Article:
Sunday, May 9, 2010

Krugman, Mankiw, and Beckworth on OCAs and Optimal Government Size

David Beckworth has an interesting post on his blog (Macro and Other Market Musings) about what optimal currency areas (OCA) are, titled “Krugman, Mankiw, and the U.S. as an OCA”.

He quotes Mankiw’s comment on Krugman’s claim that the euro is doomed because the area lacks a central government capable of redistributing a large amount of a centralized tax:

« A large part of [Krugman's] argument is that Europe is not an optimal currency area because it lacks a large central government enacting transfer payments among the various regions... Is that right? I am not so sure. The United States in the 19th century had a common currency, but it did not have a large, centralized fiscal authority. The federal government was much smaller than it is today. In some ways, the U.S. then looks like Europe today. Yet the common currency among the states worked out fine.”

And Beckworth goes on:

« Mankiw attributes the success of the U.S. currency union in the 19th century to wage flexibility and labor mobility. He notes, though, that Greece and much of the Eurozone lack these and thus the Euro experiment may be doomed. I agree with Mankiw that the Eurozone problems are more than just the lack of a centralized fiscal authority. »

The discussion becomes, at this point, a bit confusing. Let’s try to clarify it.

The original OCA theory did not include a central, federal government as a condition for an OCA to exist. The conditions as formulated by Mundell, McKinnon and Kenen were that trade between would-be members of the currency area should be large as a percentage of GDP, concentrated primarily among these partners, that the countries size would be quite different, factors of production mobile between them, business cycles and inflation rates correlated, and the structure of production relatively similar so that macroeconomic shocks would not be asymmetric from one country to another.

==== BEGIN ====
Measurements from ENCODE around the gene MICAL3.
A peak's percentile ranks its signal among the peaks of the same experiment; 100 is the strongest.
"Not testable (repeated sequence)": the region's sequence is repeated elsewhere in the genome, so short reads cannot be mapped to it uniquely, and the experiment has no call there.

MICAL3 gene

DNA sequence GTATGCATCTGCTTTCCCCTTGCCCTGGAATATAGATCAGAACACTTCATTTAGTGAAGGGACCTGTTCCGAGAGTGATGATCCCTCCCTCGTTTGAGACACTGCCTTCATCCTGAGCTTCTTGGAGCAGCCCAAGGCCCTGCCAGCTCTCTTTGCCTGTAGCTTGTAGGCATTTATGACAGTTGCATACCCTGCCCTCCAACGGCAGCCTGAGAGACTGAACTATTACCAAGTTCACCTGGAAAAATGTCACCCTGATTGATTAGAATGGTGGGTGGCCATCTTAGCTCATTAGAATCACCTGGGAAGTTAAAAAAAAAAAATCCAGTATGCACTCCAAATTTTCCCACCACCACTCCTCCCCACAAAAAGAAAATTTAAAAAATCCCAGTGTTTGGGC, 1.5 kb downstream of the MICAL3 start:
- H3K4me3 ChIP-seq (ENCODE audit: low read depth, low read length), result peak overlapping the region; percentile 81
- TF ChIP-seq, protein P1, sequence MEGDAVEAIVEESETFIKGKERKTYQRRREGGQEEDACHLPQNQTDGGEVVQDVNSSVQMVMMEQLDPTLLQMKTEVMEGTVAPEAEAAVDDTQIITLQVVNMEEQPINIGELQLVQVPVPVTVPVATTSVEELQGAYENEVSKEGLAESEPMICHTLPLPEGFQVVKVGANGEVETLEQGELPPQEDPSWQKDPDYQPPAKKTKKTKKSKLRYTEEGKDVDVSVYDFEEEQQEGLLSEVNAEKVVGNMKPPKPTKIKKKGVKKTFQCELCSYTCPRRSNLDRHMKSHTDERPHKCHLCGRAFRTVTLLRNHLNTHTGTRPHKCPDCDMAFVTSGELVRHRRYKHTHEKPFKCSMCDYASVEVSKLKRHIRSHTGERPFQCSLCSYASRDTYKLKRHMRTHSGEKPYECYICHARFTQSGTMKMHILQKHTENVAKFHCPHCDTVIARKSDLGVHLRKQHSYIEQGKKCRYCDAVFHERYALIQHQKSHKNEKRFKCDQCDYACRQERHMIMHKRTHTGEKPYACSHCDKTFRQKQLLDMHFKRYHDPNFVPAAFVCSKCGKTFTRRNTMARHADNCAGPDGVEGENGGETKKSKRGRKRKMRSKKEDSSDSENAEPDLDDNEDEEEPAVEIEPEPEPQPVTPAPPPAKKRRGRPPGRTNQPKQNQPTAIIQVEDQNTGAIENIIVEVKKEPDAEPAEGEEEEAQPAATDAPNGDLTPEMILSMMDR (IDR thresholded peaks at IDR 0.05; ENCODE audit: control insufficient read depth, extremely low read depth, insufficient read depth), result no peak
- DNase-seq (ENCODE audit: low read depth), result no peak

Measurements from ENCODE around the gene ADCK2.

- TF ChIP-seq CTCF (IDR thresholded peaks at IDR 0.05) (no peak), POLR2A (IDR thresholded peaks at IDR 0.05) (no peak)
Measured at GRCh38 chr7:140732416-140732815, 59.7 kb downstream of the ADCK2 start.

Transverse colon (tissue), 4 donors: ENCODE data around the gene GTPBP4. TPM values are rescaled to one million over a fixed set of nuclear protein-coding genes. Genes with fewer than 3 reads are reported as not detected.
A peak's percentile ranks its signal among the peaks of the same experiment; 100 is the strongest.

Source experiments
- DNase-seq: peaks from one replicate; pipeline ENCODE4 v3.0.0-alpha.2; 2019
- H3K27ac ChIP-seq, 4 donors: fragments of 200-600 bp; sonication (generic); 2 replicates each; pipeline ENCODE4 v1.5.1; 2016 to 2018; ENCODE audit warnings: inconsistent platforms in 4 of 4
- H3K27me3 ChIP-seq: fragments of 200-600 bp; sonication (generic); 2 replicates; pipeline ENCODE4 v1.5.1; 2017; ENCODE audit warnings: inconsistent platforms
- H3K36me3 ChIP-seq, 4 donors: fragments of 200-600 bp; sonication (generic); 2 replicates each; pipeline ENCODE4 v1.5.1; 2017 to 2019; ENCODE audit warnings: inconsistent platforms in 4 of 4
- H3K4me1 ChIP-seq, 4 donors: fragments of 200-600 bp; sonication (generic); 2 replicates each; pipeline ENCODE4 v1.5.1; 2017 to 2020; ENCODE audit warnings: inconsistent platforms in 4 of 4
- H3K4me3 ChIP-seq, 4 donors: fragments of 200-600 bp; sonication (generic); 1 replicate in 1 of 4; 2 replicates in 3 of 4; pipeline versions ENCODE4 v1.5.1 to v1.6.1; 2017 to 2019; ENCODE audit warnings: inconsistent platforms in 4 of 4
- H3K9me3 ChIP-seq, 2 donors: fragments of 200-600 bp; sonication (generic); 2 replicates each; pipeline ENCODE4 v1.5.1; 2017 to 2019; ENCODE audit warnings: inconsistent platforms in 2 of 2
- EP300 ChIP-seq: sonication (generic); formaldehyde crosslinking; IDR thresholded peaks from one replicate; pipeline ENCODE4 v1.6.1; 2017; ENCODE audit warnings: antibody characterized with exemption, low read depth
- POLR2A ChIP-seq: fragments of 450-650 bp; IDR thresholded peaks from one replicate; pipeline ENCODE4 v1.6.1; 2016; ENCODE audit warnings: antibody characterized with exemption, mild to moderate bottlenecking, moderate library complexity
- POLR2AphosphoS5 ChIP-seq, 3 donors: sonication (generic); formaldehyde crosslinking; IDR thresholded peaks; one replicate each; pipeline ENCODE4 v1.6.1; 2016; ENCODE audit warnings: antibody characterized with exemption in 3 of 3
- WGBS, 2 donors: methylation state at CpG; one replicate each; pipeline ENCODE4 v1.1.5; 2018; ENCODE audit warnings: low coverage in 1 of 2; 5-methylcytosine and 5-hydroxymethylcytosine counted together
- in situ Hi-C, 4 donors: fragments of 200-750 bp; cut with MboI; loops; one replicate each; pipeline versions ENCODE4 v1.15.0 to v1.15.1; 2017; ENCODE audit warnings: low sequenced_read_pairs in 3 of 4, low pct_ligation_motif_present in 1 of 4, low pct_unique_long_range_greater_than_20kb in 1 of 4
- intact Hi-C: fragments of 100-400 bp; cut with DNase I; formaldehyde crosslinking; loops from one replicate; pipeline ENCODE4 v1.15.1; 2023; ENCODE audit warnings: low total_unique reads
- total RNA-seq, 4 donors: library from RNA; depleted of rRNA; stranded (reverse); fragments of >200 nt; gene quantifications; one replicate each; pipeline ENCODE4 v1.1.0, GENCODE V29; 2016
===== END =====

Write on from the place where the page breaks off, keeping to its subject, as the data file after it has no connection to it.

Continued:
A large federal government appropriating a large fraction of GDP through taxes, and thus able to transfer income from high growth regions (or states) to depressed ones, was not considered a basic condition for an OCA, but rather as a compensating shock absorber for a non optimal currency area. The shock absorber is what enables such a non-optimal monetary zone to function almost as an OCA. But nevertheless a non-optimal zone with the right (centralized) type of government is less efficient economically than an OCA because the high level of central taxes necessary for its working is heavily distorting.

That the eurozone is not an optimal monetary area derives not from the lack of a federal European government similar to the U.S. one, but from basic characteristics of the European economies, particularly the low international mobility of labour, the low correlation of business cycles and inflation (mostly), and the different structures of production and specialization, as well as the rather similar dimensions of several of the member countries. Thus, even if European countries were able to build up a federal government right now (which is rather unlikely for reasons I develop below) the eurozone would not be an OCA and would remain economically dominated by a regime of independent national currencies.